According to the S/A, the CS had attempted to give all nine prescriptions to Barsoum. Id. However, Barsoum gave the two blank prescriptions back to the CS. Id. The CS explained to Barsoum that the doctor's information including his DEA number had been placed on the prescriptions, and that the voice mail for the telephone number had been changed to “to match the new prescriptions.” Id.

On March 7, 2011, the Agents again met with the CS, who informed them that Barsoum had texted him/her that he had 2,000 dosage units of oxycodone 30mg. available for sale. Id. at 9. The CS also told the Agents that he/she and Barsoum had exchanged text messages about providing fictitious prescriptions and that Barsoum needed a list of the names that were to be placed on the prescriptions so that he could enter the fictitious prescription data into Registrant's dispensing software on different days to make it appear that the dispensings had occurred on different days. Id. The CS faxed the names to Barsoum, who then sent a text to the CS acknowledging that he had received them. Id.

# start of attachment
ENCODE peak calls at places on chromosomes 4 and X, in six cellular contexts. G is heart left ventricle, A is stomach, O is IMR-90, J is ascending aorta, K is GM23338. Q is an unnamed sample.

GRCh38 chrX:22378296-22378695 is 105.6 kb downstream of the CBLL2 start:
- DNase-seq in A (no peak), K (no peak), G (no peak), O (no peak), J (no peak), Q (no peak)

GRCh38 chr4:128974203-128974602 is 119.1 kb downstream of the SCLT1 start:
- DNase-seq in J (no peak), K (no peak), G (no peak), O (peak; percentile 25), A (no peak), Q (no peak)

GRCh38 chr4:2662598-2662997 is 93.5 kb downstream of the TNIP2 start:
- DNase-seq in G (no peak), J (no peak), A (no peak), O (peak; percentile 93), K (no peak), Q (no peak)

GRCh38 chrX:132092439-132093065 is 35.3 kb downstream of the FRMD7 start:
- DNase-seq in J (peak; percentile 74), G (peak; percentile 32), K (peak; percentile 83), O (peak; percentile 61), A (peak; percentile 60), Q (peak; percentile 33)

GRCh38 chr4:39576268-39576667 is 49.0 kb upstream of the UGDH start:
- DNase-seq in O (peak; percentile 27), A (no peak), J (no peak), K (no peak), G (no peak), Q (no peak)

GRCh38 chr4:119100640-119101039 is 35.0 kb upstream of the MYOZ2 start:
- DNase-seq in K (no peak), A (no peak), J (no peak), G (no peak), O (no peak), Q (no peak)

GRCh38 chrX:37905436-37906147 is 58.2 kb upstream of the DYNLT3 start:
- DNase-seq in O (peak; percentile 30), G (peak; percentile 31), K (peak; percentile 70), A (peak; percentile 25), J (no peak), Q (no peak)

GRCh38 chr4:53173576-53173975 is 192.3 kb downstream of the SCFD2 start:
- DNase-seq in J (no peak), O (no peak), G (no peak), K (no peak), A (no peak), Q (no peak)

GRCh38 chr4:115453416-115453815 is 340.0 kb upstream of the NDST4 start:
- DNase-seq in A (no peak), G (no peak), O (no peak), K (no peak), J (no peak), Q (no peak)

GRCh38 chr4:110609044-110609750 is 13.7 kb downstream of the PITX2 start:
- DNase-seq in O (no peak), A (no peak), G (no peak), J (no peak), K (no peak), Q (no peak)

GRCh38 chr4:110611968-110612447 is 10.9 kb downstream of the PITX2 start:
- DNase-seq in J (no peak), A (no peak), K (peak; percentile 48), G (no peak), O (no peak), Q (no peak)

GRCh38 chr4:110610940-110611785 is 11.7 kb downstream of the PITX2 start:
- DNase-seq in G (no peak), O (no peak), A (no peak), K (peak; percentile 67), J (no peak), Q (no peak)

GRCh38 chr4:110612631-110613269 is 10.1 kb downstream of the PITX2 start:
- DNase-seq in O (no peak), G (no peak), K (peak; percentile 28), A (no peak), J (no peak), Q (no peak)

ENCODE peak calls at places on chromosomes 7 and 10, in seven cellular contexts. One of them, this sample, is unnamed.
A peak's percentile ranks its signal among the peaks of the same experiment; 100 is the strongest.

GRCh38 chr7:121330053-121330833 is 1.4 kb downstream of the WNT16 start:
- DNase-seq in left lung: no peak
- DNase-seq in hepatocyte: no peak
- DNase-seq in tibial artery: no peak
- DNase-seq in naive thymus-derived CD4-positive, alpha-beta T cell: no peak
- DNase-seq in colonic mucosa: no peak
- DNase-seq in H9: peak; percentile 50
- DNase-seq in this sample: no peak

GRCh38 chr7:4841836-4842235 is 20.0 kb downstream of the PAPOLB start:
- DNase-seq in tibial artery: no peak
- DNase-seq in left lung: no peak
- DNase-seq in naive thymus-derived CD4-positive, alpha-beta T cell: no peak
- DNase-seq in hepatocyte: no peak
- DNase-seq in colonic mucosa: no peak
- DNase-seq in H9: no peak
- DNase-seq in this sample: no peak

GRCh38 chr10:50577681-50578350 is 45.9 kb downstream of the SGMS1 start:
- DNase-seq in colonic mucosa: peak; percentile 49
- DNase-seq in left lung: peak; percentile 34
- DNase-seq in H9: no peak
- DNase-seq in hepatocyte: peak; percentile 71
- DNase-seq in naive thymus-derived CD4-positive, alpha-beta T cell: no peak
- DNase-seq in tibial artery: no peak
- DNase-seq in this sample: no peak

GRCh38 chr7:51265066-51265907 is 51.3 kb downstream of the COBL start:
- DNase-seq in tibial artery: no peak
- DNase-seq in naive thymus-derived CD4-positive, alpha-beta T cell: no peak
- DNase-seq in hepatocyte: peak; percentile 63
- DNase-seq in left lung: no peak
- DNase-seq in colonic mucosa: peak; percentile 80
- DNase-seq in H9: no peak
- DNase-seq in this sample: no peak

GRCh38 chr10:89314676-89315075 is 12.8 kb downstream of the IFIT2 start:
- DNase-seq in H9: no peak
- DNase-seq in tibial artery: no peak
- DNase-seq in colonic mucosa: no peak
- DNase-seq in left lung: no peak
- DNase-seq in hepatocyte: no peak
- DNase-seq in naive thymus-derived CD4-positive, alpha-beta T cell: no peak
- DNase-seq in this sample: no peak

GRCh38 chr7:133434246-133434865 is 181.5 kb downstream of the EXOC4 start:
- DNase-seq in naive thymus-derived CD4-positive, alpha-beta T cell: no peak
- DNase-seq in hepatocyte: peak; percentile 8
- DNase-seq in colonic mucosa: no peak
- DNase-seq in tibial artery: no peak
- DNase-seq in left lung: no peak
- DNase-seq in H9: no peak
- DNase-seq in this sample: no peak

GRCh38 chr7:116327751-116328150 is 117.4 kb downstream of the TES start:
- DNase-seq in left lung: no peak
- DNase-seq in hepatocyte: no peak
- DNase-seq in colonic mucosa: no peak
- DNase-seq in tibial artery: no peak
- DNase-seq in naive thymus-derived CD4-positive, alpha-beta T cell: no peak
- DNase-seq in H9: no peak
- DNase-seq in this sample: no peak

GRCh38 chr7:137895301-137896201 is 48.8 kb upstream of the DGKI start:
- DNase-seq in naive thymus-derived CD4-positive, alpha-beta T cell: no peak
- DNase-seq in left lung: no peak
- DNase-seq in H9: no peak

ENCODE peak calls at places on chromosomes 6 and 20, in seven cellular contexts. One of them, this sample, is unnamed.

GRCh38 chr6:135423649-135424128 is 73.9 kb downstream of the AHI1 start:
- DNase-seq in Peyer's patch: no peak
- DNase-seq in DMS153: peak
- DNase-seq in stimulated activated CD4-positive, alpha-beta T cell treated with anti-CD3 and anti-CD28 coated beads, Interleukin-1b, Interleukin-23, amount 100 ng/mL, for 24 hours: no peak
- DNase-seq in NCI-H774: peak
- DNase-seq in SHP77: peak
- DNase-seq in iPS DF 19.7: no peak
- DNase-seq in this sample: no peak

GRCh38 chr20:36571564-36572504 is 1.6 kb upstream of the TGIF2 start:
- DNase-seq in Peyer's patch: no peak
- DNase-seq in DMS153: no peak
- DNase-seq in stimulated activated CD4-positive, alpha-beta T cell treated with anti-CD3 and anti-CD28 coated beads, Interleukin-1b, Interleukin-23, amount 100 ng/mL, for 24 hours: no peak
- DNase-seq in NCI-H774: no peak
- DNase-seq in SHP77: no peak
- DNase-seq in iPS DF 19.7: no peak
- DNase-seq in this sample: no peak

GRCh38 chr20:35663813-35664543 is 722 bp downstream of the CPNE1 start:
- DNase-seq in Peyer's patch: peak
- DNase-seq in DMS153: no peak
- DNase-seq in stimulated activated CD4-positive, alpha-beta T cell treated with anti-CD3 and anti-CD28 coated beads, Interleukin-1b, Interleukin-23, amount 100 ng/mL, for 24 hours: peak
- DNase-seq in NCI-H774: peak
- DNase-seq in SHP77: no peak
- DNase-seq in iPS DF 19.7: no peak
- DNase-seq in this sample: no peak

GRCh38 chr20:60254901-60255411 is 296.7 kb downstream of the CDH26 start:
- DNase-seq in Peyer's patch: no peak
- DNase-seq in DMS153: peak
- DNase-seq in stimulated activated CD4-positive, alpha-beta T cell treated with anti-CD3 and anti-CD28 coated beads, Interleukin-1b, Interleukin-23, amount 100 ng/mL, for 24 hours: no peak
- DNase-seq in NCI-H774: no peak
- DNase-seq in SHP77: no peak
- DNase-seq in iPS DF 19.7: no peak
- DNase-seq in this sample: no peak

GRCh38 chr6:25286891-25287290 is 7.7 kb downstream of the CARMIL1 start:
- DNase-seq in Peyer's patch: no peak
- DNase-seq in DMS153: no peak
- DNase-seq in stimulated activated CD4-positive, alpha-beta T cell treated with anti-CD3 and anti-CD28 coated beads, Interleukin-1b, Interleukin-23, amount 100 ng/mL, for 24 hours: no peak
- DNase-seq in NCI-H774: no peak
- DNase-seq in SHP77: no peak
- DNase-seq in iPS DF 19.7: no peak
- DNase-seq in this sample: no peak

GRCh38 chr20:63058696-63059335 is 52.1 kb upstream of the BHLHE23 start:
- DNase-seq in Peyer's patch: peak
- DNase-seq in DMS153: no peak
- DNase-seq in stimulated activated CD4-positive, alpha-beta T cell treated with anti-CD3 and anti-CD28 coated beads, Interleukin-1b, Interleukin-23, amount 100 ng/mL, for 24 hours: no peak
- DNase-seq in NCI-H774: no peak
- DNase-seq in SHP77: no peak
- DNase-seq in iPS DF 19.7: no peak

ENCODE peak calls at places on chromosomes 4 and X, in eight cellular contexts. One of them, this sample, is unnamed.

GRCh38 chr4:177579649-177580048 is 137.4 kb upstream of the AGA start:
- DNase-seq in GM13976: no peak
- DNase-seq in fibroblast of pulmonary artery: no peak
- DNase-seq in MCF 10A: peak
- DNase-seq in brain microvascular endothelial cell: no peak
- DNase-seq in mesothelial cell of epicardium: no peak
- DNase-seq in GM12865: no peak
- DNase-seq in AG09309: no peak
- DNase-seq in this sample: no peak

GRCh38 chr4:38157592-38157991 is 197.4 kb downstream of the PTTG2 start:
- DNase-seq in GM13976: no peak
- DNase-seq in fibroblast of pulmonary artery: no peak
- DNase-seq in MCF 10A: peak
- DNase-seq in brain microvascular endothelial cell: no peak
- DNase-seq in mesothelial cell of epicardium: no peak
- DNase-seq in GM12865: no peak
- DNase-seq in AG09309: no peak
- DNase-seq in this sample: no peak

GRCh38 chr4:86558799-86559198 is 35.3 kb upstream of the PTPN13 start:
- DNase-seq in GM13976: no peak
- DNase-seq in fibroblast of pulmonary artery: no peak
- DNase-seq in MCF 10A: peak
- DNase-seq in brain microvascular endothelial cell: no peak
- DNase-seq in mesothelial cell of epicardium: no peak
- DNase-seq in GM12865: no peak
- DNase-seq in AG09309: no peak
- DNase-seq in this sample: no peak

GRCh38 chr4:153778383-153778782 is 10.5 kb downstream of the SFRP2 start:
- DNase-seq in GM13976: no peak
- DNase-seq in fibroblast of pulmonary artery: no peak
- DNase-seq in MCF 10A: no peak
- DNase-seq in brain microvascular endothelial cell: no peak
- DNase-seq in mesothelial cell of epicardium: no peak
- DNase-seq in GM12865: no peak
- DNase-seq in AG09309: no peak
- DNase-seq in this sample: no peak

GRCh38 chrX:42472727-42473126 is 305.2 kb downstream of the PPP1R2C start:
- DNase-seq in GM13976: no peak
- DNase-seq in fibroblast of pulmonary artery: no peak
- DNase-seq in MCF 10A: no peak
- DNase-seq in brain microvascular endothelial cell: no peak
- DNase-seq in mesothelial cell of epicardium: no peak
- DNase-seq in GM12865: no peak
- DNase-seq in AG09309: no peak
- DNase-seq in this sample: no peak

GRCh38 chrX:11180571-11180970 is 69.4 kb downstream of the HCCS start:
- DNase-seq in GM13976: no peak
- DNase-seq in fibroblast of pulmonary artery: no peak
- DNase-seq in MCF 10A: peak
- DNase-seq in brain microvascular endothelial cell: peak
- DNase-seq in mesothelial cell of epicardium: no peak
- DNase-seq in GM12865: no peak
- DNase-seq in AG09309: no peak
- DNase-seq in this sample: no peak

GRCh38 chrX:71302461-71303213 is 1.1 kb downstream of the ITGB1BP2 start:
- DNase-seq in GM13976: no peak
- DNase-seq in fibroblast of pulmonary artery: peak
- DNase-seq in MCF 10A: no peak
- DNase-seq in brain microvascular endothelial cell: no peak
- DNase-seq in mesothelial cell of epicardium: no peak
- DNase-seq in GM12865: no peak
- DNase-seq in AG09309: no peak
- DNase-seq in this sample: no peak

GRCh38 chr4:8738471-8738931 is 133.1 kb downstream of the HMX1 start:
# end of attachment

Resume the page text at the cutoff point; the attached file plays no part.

That same day, another undercover buy was performed. Id. After searching the CS and finding the CS to not possess any contraband, the CS was provided with $8,100 in cash, a recording device, and several incomplete fictitious prescriptions. Id. The CS was then observed travelling to and entering Registrant, as well as exiting Registrant and traveling to meet the Agents. Id.